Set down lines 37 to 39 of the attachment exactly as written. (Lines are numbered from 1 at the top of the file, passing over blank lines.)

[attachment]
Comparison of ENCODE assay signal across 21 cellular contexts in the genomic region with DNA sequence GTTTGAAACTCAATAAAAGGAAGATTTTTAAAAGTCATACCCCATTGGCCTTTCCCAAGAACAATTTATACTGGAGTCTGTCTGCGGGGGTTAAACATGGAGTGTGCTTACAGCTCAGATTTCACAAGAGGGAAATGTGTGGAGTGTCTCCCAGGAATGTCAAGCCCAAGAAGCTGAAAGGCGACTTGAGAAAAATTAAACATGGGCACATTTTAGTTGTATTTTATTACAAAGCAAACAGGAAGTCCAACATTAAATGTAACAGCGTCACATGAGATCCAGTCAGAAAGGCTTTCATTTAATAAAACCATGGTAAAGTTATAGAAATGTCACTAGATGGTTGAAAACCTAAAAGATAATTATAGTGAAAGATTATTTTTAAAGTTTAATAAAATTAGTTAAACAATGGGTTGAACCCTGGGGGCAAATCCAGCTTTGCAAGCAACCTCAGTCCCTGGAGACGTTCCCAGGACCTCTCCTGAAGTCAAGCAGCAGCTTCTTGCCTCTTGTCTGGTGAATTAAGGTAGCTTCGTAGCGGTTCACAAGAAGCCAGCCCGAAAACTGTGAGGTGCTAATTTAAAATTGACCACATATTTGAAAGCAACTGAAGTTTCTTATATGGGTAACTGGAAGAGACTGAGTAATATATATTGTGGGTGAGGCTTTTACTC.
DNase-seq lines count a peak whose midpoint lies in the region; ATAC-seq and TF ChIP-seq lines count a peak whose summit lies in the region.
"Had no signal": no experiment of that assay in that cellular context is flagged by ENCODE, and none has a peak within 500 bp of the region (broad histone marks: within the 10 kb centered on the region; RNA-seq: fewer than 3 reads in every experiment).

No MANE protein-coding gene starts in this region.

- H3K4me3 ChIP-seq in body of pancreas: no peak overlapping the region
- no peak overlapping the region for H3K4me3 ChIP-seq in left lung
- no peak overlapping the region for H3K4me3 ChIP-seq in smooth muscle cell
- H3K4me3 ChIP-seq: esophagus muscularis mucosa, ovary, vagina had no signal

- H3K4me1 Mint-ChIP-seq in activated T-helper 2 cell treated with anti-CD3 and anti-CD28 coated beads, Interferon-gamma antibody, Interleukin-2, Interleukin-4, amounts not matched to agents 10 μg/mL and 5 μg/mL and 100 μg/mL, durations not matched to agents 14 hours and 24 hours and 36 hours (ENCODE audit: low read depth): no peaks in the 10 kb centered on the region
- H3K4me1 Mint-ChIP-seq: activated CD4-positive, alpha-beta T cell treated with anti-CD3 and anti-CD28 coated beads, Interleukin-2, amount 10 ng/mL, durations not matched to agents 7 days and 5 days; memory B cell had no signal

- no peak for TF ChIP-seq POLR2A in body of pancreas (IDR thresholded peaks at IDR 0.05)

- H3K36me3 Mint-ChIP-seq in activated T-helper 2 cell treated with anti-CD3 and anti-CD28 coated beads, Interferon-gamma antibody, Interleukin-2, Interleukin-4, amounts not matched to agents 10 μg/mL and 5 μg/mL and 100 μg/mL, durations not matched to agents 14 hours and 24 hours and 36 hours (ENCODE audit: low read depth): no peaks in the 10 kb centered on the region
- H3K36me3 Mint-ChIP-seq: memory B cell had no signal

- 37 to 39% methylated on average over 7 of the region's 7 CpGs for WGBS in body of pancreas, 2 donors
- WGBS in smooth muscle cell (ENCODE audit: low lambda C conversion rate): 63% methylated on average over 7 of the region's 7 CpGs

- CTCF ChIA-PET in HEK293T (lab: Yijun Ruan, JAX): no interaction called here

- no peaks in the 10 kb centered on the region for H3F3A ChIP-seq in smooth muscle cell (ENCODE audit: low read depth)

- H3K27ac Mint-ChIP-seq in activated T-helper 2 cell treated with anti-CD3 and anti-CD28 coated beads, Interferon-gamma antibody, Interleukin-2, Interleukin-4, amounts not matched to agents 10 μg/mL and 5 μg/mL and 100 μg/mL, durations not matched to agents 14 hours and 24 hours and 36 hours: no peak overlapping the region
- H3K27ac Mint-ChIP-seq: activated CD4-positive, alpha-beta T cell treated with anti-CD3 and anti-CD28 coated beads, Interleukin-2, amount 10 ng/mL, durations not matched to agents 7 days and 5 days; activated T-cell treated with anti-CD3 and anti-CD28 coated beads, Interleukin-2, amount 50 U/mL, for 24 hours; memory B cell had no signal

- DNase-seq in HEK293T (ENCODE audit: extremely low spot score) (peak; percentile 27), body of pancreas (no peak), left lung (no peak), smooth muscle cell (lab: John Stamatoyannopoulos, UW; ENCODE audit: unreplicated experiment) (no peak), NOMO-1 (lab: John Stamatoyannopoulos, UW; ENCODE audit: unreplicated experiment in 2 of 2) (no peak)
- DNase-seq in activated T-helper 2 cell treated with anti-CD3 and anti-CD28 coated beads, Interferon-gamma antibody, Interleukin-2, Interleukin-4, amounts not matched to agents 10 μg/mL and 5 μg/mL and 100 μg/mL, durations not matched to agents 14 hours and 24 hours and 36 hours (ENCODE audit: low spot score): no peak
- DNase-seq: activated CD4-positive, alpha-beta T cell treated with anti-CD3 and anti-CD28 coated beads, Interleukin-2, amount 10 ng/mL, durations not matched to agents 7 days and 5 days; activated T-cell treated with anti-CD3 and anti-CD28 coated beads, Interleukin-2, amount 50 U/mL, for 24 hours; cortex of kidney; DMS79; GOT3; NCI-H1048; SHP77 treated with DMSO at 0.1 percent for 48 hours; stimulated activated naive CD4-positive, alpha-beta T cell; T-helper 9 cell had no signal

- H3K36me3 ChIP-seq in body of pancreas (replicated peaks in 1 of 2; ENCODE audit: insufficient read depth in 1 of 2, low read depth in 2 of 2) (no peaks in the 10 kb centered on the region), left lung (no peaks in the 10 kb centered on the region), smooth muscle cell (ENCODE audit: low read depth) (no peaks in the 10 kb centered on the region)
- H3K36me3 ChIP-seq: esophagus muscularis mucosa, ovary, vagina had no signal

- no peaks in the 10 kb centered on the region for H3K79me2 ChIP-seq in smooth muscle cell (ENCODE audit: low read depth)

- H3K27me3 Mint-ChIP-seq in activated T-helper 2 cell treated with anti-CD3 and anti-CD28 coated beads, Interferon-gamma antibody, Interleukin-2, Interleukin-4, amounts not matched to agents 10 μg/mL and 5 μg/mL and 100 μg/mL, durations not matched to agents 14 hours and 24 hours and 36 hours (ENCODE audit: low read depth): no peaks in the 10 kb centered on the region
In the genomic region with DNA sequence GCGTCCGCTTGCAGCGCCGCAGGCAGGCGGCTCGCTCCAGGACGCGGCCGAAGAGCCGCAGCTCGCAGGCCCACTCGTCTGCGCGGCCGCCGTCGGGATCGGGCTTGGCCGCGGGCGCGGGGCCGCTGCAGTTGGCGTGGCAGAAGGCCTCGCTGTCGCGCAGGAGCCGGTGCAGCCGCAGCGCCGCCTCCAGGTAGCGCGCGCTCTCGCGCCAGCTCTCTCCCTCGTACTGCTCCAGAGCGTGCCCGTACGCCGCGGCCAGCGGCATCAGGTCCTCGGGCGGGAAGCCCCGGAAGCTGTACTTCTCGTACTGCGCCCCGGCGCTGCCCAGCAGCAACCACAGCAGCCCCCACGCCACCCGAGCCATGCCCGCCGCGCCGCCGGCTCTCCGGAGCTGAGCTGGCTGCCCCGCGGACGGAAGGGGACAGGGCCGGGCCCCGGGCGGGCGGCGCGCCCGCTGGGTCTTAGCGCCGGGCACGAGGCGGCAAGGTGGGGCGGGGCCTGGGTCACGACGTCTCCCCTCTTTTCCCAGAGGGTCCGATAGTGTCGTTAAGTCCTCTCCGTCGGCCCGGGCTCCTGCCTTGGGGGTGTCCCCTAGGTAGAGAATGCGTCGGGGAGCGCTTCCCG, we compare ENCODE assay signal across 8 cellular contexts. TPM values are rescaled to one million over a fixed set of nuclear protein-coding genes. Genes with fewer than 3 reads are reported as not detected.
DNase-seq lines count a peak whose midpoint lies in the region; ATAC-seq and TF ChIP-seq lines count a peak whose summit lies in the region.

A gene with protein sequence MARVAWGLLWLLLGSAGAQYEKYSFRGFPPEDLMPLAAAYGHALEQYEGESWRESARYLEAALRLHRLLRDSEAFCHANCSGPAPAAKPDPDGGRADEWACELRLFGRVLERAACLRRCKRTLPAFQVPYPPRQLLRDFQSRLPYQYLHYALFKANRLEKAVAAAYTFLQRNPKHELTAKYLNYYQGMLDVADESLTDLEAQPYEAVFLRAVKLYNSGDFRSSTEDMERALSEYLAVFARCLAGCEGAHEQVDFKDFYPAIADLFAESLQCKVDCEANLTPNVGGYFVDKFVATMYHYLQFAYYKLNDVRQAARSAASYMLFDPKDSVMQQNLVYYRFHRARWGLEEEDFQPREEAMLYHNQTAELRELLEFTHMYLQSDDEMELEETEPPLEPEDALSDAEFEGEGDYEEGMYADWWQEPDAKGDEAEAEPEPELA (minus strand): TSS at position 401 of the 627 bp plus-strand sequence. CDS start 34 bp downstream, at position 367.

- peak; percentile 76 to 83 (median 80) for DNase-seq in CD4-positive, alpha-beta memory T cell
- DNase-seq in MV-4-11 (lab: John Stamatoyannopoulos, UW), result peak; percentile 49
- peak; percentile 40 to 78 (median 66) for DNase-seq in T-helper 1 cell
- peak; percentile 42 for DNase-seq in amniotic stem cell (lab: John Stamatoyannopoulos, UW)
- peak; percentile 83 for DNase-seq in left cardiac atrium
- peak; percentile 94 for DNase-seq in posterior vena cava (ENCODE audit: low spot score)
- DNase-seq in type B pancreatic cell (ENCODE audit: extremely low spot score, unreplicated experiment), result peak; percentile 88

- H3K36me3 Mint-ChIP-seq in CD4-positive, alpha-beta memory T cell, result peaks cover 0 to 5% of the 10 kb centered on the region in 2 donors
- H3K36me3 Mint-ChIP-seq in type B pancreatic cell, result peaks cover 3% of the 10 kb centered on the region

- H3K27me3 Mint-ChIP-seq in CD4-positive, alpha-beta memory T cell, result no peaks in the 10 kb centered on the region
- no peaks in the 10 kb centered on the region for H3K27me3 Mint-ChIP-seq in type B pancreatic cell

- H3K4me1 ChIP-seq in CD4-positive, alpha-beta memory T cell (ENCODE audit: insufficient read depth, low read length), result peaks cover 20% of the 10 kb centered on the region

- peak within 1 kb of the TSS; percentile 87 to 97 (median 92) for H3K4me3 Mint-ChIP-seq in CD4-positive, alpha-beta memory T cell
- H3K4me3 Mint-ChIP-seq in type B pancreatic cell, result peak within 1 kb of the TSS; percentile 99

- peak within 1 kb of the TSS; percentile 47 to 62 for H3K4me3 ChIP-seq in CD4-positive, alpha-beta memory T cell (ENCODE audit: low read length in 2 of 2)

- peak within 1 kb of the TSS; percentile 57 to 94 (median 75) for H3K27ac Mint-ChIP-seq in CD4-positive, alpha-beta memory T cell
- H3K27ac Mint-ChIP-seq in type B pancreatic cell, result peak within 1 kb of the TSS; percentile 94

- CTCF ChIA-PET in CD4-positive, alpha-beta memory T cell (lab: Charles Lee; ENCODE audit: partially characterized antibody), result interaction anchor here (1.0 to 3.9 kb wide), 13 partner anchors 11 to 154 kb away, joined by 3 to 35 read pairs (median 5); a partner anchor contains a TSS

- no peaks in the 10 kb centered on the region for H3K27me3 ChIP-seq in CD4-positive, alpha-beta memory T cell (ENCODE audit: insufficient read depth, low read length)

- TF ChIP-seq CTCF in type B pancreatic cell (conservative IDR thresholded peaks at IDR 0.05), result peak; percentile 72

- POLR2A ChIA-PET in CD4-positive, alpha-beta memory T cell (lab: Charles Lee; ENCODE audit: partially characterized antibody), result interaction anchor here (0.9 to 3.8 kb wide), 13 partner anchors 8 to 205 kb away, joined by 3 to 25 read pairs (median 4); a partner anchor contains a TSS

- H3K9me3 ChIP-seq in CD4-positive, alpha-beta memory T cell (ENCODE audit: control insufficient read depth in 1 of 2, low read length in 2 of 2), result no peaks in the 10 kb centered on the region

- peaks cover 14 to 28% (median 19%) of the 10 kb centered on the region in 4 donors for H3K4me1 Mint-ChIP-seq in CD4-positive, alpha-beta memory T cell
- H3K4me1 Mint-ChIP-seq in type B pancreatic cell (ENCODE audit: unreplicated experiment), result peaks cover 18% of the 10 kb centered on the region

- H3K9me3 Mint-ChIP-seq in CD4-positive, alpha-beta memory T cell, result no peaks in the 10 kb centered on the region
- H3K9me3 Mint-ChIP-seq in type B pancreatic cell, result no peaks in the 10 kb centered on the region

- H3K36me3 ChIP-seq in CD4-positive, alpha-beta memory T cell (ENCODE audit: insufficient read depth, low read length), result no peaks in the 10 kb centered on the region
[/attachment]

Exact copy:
- H3K36me3 Mint-ChIP-seq in CD4-positive, alpha-beta memory T cell, result peaks cover 0 to 5% of the 10 kb centered on the region in 2 donors
- H3K36me3 Mint-ChIP-seq in type B pancreatic cell, result peaks cover 3% of the 10 kb centered on the region

- H3K27me3 Mint-ChIP-seq in CD4-positive, alpha-beta memory T cell, result no peaks in the 10 kb centered on the region